The manual gearshift has quite a long throw, however, while the steering feels a bit slow in small movements. No complaints with the EAT6 automatic though: this is a full torque converter and suits the DS 3’s luxurious nature well.

The DS 3 Performance builds on the existing car but the firmer suspension helps it feel nicely taut and agile. The front differential keeps it very tidy in the corners with no understeer, while the steering is more direct than the regular car. It's definitely another level of driving fun, but there's some seriously competitive hot hatches around for that price.

Lower-end petrol engines used to be a bit of a weakness with the DS 3, but improvements in 2014 introduced the new PureTech engines that are a big step on. The BlueHDi diesel engine is also strong; it’s the latest-generation 1.6-litre unit offered in two power outputs.


There are three petrol engine and two diesel engine choices with the DS 3 and all but the basic 1.2-litre PureTech 82 are turbocharged. This 82PS engine is a relatively recent introduction and it’s smooth enough, but you’re better off with the 1.2-litre PureTech 110 which does have a turbo. This almost doubles its pulling power and nearly halves the engine revs at which this peak torque is produced; as such, it’s nearly three seconds faster from 0-62mph. It’s a striking step up for a relatively small price jump. 

The PureTech 110 is the only DS 3 engine available with a self-shifting EAT6 gearbox alongside the regular five-speed manual. It’s a full automatic gearbox, rather than a more compromised automated manual – the effect on performance and fuel economy is minimal too.

The larger four-cylinder 1.6-litre THP 165 only comes with a six-speed manual but gives almost hot hatch-like performance: 0-62mph takes a swift 7.5 seconds and it will do 135mph. It’s not cheap, though, and you’ll have more fun with a Ford Fiesta ST for significantly less. 

The full hot hatch experience comes with the DS 3 Performance's 204bhp 1.6-litre turbo. It boasts a healthy 300Nm of torque, and also gets shorter gear ratios to aid performance. It does 0-62mph in 6.5 seconds, and feels every bit as quick as that figure suggests.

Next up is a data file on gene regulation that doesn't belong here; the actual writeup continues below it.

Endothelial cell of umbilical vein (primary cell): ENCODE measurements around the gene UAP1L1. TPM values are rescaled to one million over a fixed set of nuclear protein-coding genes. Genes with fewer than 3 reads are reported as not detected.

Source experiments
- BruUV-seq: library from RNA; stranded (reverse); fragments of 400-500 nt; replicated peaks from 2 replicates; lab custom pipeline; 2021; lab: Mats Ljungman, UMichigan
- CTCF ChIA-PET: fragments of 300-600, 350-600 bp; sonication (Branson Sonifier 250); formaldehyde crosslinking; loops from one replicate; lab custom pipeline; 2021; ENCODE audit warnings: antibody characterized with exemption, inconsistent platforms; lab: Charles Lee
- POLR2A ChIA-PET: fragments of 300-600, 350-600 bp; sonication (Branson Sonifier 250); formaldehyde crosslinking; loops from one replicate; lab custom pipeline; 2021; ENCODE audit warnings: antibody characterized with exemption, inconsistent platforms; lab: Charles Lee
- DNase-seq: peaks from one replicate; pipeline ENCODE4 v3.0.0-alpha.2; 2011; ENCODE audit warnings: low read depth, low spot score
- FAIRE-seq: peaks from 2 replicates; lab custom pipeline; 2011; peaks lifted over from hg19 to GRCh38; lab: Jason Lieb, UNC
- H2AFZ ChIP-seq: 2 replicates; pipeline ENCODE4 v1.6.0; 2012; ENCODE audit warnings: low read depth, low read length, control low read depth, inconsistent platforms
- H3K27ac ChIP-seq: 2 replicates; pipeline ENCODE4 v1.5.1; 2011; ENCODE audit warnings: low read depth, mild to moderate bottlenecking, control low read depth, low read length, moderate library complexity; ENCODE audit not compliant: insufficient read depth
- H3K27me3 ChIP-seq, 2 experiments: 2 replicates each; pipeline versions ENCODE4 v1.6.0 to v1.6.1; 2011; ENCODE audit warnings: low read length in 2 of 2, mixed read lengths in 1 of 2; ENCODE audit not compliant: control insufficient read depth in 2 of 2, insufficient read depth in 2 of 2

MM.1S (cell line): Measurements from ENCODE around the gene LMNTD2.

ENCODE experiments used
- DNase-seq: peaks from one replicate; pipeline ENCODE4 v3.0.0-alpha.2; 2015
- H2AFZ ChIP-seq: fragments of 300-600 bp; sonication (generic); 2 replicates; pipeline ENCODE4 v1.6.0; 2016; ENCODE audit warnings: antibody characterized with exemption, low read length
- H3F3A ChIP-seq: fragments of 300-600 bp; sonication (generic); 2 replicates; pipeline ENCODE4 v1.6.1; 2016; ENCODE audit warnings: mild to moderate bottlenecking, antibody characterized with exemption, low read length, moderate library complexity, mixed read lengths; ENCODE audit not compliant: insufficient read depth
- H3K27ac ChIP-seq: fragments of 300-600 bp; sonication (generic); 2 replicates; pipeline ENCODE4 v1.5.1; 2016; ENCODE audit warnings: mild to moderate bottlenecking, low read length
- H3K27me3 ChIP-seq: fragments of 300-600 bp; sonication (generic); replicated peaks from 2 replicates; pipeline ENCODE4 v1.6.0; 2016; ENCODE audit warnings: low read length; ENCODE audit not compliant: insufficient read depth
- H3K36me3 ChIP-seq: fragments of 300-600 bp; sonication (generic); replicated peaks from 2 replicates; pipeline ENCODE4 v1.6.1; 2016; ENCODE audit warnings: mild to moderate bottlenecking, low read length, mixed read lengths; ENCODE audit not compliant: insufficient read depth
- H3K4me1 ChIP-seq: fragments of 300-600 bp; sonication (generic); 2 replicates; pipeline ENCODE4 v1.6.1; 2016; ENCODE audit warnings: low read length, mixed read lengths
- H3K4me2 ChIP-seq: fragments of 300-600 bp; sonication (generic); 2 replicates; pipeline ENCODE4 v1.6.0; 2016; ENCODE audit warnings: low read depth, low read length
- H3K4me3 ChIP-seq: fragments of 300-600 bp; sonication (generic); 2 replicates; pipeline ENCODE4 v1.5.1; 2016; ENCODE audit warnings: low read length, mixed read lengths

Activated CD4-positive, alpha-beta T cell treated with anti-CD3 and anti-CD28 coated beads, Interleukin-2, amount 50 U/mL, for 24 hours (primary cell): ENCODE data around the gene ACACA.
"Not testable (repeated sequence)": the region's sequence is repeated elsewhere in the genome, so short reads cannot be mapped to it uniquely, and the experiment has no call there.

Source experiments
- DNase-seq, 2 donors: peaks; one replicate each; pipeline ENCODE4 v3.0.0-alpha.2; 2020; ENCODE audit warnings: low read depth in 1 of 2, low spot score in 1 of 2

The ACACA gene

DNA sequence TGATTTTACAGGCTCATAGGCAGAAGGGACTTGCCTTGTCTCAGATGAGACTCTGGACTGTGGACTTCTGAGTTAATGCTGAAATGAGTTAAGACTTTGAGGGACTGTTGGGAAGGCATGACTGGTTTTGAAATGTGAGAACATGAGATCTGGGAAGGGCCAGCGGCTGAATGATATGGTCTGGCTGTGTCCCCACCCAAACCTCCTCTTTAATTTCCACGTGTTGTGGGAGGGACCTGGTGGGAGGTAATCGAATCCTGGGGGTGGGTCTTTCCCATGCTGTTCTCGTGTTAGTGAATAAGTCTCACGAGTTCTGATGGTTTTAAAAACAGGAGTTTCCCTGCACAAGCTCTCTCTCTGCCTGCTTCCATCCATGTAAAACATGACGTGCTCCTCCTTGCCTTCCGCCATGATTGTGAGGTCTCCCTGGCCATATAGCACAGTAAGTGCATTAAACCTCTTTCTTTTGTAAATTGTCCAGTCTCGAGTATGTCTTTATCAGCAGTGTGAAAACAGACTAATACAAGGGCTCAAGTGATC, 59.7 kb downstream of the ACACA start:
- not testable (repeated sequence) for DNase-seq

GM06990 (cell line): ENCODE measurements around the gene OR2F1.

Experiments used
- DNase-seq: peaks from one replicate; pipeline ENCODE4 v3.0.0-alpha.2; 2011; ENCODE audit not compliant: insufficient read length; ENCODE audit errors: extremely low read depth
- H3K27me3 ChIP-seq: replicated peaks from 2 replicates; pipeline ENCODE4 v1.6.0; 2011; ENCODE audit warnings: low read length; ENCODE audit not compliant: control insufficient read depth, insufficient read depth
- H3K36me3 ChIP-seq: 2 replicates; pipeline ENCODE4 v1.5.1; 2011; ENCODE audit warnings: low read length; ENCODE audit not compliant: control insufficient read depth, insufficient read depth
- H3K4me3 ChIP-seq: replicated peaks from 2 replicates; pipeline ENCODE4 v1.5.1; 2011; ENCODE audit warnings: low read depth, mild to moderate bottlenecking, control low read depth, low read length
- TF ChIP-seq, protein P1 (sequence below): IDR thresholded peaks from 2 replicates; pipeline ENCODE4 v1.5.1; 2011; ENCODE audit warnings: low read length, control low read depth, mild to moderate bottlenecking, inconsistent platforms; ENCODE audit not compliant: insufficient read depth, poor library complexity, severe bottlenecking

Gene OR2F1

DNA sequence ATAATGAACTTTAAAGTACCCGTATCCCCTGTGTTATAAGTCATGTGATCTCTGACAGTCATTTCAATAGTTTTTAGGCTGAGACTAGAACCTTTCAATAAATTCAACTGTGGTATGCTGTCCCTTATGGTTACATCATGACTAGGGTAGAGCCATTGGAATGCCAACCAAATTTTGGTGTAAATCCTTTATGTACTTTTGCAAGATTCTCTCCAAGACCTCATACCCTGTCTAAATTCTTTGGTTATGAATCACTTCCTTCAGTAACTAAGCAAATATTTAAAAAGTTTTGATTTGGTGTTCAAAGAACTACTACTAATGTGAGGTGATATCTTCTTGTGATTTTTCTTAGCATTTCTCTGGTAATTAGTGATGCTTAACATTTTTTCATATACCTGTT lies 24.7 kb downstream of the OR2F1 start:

The diesel choice is a single 1.6-litre turbo engine in either BlueHDi 100 or BlueHDi 120 guise. The more powerful engine is faster, by a reasonable-sounding 1.5 seconds to 62mph (it takes 9.3 seconds instead of 10.8) but peak torque isn’t that much greater. The biggest advantage to it may be in its motorway-optimised six-speed manual gearbox – the lower-power version only has five gears. 

MPG, CO2 and running costs

Strong fuel economy across the board equals low CO2. Insurance groups are a bit high on more powerful versions

The DS 3’s modern engine range really delivers when it comes to fuel economy. It’s the 1.2-litre PureTech engines that are the real standouts – every single version, be it 82PS or 110PS power output, five-speed manual or four-speed automatic, averages over 60mpg. This is extremely impressive and combined with CO2 emissions of less than 107g/km.

The more powerful 1.6-litre THP 165 is thirstier, but even its claimed average of 50.4mpg is impressive considering its performance, while the 204bhp version isn't much worse. Like all DS 3 engines apart from the basic PureTech 82, this motor gets S&S engine stop-start as standard, which helps cut fuel consumption and emissions in stop-start traffic.

If the petrol engines are good, the 1.6-litre BlueHDi diesels take things to another level. The BlueHDi 100 will return 83.1mpg on the combined cycle, and even in town it claims 74.3mpg. This is combined with CO2 emissions of 87g/km.

The faster BlueHDi 120 averages 78.5mpg and emits 94g/km, although it’s worth noting that this engine gets a six-speed manual gearbox, compared to the BlueHDi 100’s five-speed. If you do a lot of motorway miles, it will be worth taking the more powerful engine – proven by the official figures, which give both engines the same 88.3mpg claimed economy on the extra-urban mpg test.

Insurance groups

Insurance groups for the DS 3 are a little high, considering the fact it’s a small supermini-sized car. It’s worth bearing this in mind when you’re shopping for one, particularly if you’re taking on one of the sportier engines.

The basic 1.2 PureTech 82 DSign comes in at group 10E insurance, and the DStyle step-up lists this by just a single group to 11E. However, it seems adding a turbo on quickly inflates DS 3 insurance costs. The PureTech 110 DStyle is an alarming group 19A – it’s an affordable £1,200 more expensive but the insurance cost hike could make it unviable for some.